In the Kitsilano district are the Vancouver Maritime Museum (the main exhibit is the St. Roch, an historic arctic exploration vessel used by the Royal Canadian Mounted Police), the H. R. MacMillan Space Centre, and the Vancouver Museum, the largest civic museum in Canada. The Museum of Anthropology at UBC is a leading museum of Pacific Northwest Coast First Nations culture. A more interactive museum is Science World at the head of False Creek. The city also features a diverse collection of Public Art.

Musical contributions from Vancouver include performers of classical, folk and popular music. The Vancouver Symphony Orchestra is the professional orchestra based in the city. The Vancouver Opera is a major opera company in the city, and City Opera of Vancouver is the city’s professional chamber opera company. The city is home to a number of Canadian composers including Rodney Sharman, Jeffrey Ryan, and Jocelyn Morlock. Vancouver has a vibrant nightlife scene, whether it be food and dining, or bars and nightclubs. The Granville Entertainment District has the city’s highest concentration of bars and nightclubs with closing times of 3am, in addition to various after-hours clubs open until late morning on weekends. The street can attract large crowds on weekends and is closed to traffic on such nights. Gastown is also a popular area for nightlife with many upscale restaurants and nightclubs, as well as the Davie Village which is centre to the city’s LGBT community.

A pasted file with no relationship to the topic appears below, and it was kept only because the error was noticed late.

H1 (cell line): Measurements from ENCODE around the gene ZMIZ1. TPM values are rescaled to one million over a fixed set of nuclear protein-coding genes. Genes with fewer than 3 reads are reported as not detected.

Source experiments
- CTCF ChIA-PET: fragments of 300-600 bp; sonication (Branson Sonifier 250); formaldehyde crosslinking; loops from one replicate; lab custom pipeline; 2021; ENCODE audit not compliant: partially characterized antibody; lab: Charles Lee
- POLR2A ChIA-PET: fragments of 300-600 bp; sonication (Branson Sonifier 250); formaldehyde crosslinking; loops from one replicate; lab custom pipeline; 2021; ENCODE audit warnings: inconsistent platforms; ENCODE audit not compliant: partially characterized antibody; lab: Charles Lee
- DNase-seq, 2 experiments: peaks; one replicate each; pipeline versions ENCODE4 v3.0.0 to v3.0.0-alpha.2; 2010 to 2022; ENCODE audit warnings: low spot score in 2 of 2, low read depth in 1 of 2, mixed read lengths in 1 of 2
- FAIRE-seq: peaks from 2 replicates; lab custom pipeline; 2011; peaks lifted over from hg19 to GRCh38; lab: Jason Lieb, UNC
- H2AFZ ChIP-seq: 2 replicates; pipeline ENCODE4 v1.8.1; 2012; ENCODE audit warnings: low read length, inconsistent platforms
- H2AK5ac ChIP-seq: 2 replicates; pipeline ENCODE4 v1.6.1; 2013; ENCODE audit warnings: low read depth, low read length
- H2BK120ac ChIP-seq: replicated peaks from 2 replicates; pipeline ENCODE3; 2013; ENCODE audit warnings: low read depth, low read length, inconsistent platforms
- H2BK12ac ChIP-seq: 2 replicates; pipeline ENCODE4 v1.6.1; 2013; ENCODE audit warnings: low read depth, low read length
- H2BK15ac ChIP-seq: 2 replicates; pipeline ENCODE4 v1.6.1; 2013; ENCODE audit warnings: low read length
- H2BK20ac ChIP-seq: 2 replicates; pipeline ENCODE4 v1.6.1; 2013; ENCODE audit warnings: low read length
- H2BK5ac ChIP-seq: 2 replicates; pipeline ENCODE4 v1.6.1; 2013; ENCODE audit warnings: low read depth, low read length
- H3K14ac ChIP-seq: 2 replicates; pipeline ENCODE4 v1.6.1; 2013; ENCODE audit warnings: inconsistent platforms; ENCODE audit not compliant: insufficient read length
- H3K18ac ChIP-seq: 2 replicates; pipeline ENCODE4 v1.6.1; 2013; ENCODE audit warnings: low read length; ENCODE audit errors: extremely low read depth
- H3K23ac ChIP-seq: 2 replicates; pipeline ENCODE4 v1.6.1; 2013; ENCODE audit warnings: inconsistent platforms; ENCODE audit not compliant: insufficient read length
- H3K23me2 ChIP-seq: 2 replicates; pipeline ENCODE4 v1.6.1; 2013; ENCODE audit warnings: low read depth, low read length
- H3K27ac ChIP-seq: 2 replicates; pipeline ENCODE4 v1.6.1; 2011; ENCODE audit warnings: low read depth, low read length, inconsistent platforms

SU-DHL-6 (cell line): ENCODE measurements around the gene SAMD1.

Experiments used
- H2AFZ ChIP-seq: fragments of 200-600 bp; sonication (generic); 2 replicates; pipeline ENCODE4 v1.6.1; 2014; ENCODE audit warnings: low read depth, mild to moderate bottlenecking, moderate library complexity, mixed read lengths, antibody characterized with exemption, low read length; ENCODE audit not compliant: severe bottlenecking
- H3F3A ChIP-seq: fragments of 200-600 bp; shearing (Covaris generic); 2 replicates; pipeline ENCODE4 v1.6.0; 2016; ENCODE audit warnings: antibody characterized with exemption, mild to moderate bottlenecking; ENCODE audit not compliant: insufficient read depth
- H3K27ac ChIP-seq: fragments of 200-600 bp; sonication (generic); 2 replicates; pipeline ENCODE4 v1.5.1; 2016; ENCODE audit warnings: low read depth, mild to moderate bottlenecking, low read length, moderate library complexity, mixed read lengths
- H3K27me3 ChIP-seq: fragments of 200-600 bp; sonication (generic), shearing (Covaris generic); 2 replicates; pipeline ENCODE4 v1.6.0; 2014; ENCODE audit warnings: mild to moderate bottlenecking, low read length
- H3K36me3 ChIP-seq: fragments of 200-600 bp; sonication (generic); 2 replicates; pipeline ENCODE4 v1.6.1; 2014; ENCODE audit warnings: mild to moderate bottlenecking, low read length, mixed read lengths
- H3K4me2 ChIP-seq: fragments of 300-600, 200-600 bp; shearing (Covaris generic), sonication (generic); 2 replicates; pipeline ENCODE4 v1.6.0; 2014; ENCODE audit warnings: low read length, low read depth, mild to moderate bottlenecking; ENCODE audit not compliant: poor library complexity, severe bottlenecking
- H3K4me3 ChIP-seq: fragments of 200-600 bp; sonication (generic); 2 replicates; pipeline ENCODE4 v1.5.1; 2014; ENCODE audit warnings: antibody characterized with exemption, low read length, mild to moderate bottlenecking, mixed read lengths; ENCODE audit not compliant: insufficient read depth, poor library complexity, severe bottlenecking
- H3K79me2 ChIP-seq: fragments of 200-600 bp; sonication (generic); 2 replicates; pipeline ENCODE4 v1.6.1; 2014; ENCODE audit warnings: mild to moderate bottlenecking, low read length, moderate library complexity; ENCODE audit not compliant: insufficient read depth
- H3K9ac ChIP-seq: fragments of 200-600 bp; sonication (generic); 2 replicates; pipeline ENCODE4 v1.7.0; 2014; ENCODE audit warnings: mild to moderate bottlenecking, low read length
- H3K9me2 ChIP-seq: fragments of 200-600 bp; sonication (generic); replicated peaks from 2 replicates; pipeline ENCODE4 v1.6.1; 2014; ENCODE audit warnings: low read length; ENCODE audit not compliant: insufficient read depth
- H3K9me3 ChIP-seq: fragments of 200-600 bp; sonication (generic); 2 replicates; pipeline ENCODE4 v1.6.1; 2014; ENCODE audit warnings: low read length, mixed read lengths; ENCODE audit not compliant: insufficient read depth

The relatively mild climate of Vancouver, its extensive parkland, and close proximity to ocean, mountains, rivers and lakes make the area a popular destination for outdoor sports and recreation.

Read more on Vancouver, DestinationVancouver.com, VancouverIsland.travel, Wikivoyage Vancouver and Wikipedia Vancouver (Smart Traveler App by U.S. Department of State - Weather report by weather.com - Global Passport Power Rank - Travel Risk Map - Democracy Index - GDP according to IMF, UN, and World Bank - Global Competitiveness Report - Corruption Perceptions Index - Press Freedom Index - World Justice Project - Rule of Law Index - UN Human Development Index - Global Peace Index - Travel & Tourism Competitiveness Index). Photos by Wikimedia Commons. If you have a suggestion, critique, review or comment to this blog entry, we are looking forward to receive your e-mail at comment@wingsch.net. Please name the headline of the blog post to which your e-mail refers to in the subject line.